Your Yearly Free Medical Care Checklist

Your Yearly Free Medical Care Checklist

If you are an American who is lucky enough to have health insurance, you almost certainly have free medical care coming your way.

Several annual and semi-annual services are available to you with no copay—and you have absolutely no reason not to use them. Technically, you have already bought them, as their cost is built into the premiums you’ve already paid; and your body will thank you for it! Even if you feel perfectly healthy, establishing a baseline of health will help your medical professionals detect problems early.

Here’s what you should be doing every year.

Free medical care checklist #1: Annual physical

I just had mine this week. It took less than an hour, and I walked out with a better understanding of my current overall health.

You can get a refresh on any medications you need. And if your insurance charges you extra to see specialists without a referral, an annual physical is a great time to troll your GP for those.

There are a lot of reasons not to go see the doctor, like fear of needles (Piggy’s case) or speculums (my case). But no blood was drawn—a single finger-stick was enough to give me a print-out of my glucose, cholesterol, and triglycerides. Best of all, pelvic exams are (for me) no longer a yearly necessity! Thank you, merciful Kapo, Hawaiian fertility goddess! I hope one day you see fit to bless me with the detachable vagina your prophetess Wanda Sykes has spoken of.

In general, if there’s any medical procedure that’s holding you back from going to see any doctor, just decline it. Your body is your own! No doctor can perform any procedure on you without your consent. They may scold you or try to change your mind, but it’s far better to exasperate them with select refusals than to never see them in the first place.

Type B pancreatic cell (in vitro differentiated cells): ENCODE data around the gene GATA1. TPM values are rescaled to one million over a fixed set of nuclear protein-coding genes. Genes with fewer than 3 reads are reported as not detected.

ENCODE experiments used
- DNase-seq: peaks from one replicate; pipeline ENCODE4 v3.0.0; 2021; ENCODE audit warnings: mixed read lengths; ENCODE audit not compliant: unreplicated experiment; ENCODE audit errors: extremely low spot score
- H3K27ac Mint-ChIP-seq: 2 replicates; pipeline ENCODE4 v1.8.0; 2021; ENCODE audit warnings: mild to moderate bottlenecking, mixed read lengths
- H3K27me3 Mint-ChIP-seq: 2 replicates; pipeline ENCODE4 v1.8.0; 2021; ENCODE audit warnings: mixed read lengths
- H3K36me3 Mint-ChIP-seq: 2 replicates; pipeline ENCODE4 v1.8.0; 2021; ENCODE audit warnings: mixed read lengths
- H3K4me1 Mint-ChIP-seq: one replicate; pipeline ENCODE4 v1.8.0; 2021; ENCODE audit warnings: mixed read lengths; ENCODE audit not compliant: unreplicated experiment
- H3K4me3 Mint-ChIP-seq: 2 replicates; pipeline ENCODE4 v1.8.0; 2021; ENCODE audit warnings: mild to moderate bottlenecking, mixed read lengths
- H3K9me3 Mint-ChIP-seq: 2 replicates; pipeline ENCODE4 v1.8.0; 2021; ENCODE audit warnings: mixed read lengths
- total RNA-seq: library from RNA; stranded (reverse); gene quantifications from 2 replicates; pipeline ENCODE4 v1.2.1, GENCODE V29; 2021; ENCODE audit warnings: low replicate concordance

Make sure it’s really a physical

In the age of Obamacare, all preventative care in the United States should come at no cost to you. However, some insurance companies are sticklers to the terms of a “physical.”

For example, if you ask your doctor questions about your regular medications, or existing health issues, your insurance company may decide the visit was a consultation rather than a physical, and charge you a co-pay.

If cost is a concern, talk to your doctor up-front. “I cannot afford a co-pay, so please keep our discussion topics to what you consider to be within the parameters of an annual physical examination.” If they don’t listen, find another doctor because they’re kind-of being a dick IMO.

Dispensing free medical care just like Doctor Cox, but without the heart-of-gold.

Free medical care checklist #2: Teeth cleaning and x-rays

Mine offers two per year plus X-rays; yours may be a bit different, so check first to see what’s supported and what’s not. If your dentist is good, they can alert you to problem areas before cavities form, and you can pay special attention to them while brushing to stave off a more expensive (and uncomfortable) fix.

Be picky about your dentist. I did not realize until I found a truly gentle and attentive dentist how manhandled I had been in the past. When I marveled at how I barely felt the oral shot he’d just given me, he sighed. “Nothing a dentist does should hurt,” he told me. “If it does, it means you have a dentist who doesn’t care about your comfort and isn’t invested in making sure you come back.”

I have since moved away from the city where his office is located. But I super don’t care. I take an hour-long train ride to get to him. He’s been my service provider for an incredible 18 years.

Free medical care checklist #3: Eye exams and new lenses

If you need glasses or contacts, go for an annual eye exam and ask your optometrist office to assist you in figuring out what your insurance will reimburse you for. I get yearly lens allowances (for glasses or contacts) and an every other year credit towards glasses frames. That’s a pretty common set-up.